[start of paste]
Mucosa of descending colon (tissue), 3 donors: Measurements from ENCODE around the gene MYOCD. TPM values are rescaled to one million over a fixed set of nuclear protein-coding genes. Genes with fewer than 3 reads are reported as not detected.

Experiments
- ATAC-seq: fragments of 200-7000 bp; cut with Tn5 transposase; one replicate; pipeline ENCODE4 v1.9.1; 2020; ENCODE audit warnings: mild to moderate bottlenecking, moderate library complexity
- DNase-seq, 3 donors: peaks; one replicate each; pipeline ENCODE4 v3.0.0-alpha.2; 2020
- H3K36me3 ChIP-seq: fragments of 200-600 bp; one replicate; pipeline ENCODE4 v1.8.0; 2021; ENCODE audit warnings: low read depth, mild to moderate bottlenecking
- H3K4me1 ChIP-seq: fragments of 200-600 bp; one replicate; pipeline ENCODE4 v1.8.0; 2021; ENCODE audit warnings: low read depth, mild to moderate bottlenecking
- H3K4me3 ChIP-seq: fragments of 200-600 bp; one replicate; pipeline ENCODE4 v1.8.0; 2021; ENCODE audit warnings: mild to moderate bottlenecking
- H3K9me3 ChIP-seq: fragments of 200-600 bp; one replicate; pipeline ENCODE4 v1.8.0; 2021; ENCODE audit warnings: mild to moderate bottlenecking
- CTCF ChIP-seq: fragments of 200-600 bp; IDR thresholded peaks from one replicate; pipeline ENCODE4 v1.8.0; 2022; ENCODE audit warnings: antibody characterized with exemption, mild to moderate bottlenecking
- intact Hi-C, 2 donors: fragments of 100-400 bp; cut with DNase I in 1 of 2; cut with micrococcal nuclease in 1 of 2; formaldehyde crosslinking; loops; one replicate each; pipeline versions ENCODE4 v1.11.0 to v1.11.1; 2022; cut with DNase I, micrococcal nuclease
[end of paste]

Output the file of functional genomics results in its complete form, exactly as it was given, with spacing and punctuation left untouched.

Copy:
Mucosa of descending colon (tissue), 3 donors: Measurements from ENCODE around the gene MYOCD. TPM values are rescaled to one million over a fixed set of nuclear protein-coding genes. Genes with fewer than 3 reads are reported as not detected.

Experiments
- ATAC-seq: fragments of 200-7000 bp; cut with Tn5 transposase; one replicate; pipeline ENCODE4 v1.9.1; 2020; ENCODE audit warnings: mild to moderate bottlenecking, moderate library complexity
- DNase-seq, 3 donors: peaks; one replicate each; pipeline ENCODE4 v3.0.0-alpha.2; 2020
- H3K36me3 ChIP-seq: fragments of 200-600 bp; one replicate; pipeline ENCODE4 v1.8.0; 2021; ENCODE audit warnings: low read depth, mild to moderate bottlenecking
- H3K4me1 ChIP-seq: fragments of 200-600 bp; one replicate; pipeline ENCODE4 v1.8.0; 2021; ENCODE audit warnings: low read depth, mild to moderate bottlenecking
- H3K4me3 ChIP-seq: fragments of 200-600 bp; one replicate; pipeline ENCODE4 v1.8.0; 2021; ENCODE audit warnings: mild to moderate bottlenecking
- H3K9me3 ChIP-seq: fragments of 200-600 bp; one replicate; pipeline ENCODE4 v1.8.0; 2021; ENCODE audit warnings: mild to moderate bottlenecking
- CTCF ChIP-seq: fragments of 200-600 bp; IDR thresholded peaks from one replicate; pipeline ENCODE4 v1.8.0; 2022; ENCODE audit warnings: antibody characterized with exemption, mild to moderate bottlenecking
- intact Hi-C, 2 donors: fragments of 100-400 bp; cut with DNase I in 1 of 2; cut with micrococcal nuclease in 1 of 2; formaldehyde crosslinking; loops; one replicate each; pipeline versions ENCODE4 v1.11.0 to v1.11.1; 2022; cut with DNase I, micrococcal nuclease